Portland, Ore. — Portland General Electric and its philanthropic arm, the PGE Foundation, today launched PGE Project Zero , a new social impact program responding to youth and young adults calling for action on climate change and their desire to be part of the solution. Working with community partners, PGE Project Zero is investing in climate science and clean energy education, green job opportunities for young adults disconnected from work and school and greenspace development in communities disproportionately feeling the impacts of climate change.
“PGE Project Zero helps PGE live its climate commitments by contributing to the climate science education, environmental volunteerism and green job employment of students and young adults,” said Dave Robertson, PGE Vice President of Public Affairs and Vice Chair of the PGE Foundation. “Our youth hunger for knowledge about our changing climate and purposeful ways to make a difference. PGE Project Zero is meant to meet this need and improve the lives of people and our planet right here in Oregon.”
Watch a video about PGE Project Zero’s focus on empowering the next generation of Oregonians.
PGE Project Zero, funded in part by the PGE Foundation, is focused on three impact areas:
Education: PGE Project Zero starts with education. PGE teamed up with Portland Public Schools (PPS) in January to announce first-of-its-kind, comprehensive, K-12 open source climate literacy curriculum development. PGE is financially supporting PPS’s work and offering expert perspectives on how climate change impacts the energy sector to aid teachers and students as they discuss climate impacts and the clean energy future. In addition, PGE is partnering with the Oregon Zoo, Oregon Children’s Theatre, Mad Science and other partners to offer free safety and energy educational materials and interactive experiences.
Workforce Development: Young adults disconnected from work and school will benefit from Project Zero’s green job internships with selected community partners. This summer, 9 PGE Project Zero interns began their 6-month paid internships, funded by the PGE Foundation, at 5 partner organizations across Oregon, following recommended health and safety guidelines. Each intern is supported by a PGE employee mentor and receives supplementary professional development training. Partner organizations include Blueprint Foundation, Verde, Forest Park Conservancy, Columbia Slough Watershed Council and Friends of Trees.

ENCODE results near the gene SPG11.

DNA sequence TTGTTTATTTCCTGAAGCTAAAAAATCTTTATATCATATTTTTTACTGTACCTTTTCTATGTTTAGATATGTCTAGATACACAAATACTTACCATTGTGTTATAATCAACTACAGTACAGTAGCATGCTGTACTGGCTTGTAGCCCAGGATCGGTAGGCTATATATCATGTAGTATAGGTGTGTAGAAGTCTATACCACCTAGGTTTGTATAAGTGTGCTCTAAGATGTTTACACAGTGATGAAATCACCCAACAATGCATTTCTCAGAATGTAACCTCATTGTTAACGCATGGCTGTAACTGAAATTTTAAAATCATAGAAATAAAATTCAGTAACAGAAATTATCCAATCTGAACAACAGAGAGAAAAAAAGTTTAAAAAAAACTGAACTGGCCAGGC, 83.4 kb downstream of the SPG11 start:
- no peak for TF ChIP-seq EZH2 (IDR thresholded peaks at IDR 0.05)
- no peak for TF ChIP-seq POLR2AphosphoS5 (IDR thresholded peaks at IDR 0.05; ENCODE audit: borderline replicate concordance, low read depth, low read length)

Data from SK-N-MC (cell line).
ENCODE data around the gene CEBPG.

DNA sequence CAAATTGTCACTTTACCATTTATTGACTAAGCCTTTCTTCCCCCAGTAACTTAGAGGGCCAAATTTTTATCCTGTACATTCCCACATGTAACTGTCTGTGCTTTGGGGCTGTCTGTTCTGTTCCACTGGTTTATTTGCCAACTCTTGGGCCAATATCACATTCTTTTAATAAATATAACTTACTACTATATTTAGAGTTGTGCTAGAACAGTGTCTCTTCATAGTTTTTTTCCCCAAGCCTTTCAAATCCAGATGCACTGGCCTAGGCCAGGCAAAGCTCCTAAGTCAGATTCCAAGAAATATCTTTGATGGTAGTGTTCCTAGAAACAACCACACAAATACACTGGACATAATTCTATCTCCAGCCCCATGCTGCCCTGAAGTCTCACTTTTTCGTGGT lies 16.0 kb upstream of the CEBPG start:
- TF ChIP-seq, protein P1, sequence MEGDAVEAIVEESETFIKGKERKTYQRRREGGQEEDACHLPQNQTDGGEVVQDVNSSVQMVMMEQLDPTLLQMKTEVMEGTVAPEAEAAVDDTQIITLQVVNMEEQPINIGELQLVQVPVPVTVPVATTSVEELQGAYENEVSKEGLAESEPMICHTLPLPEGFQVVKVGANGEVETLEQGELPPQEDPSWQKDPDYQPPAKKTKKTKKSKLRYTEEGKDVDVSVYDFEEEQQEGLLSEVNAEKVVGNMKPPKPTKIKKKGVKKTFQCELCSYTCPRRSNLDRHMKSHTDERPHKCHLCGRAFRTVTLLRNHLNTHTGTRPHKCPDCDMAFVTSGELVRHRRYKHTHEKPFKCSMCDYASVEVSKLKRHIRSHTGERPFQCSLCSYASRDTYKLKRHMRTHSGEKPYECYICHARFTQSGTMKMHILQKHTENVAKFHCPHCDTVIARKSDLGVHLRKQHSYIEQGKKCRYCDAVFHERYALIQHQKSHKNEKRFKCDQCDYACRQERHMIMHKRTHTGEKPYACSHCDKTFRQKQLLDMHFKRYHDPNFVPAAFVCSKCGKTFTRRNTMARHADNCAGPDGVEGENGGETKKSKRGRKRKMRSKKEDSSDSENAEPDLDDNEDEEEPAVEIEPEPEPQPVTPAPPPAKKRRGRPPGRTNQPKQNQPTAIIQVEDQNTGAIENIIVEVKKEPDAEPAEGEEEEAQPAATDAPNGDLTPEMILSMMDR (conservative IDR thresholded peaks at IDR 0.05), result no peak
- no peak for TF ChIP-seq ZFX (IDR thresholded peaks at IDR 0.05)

Environmental Stewardship: Most low-income communities, Indigenous populations and communities of color are already experiencing firsthand the negative health and environmental impacts of climate change. PGE Project Zero invests in enhancing parks and greenspaces and improving air quality in neighborhoods disproportionately impacted by climate change. PGE works alongside longstanding partners, such as SOLVE and Friends of Trees, to engage Project Zero interns, PGE employees and customers in a variety of environmental stewardship events and programs.
Adam Baek, PGE Project Zero Works intern, said, “PGE has given us interns a great opportunity to become contributing members of our community. It’s refreshing to have a company give people of color an opportunity at diversifying a traditionally white workplace. Each day at my internship I work with community organizations that have green workspace opportunities for underserved youth. While teaching myself and others about native plant species and eco systems, I also learn professional development and the importance of diversity in creative processes.”
Elaine Philippi of In4All, who collaborated on the development of PGE Project Zero’s green job internship program and is part of the oversight team for the internship program said, “Project Zero is the latest example of PGE’s collaborative community leadership. With youth at the center, all partners worked together to develop an approach and program that would amplify historically and currently marginalized young adults, providing supportive and challenging work experiences that will prepare them to use transferable skills in a future career and to be responsible stewards and leaders of the environment. It is a privilege to get to work with and continue to learn alongside the interns, PGE and this community of practice on this project.”
To learn more about PGE Project Zero, please visit portlandgeneral.com/projectzero.
For more information contact:
Elizabeth Lattanner, PGE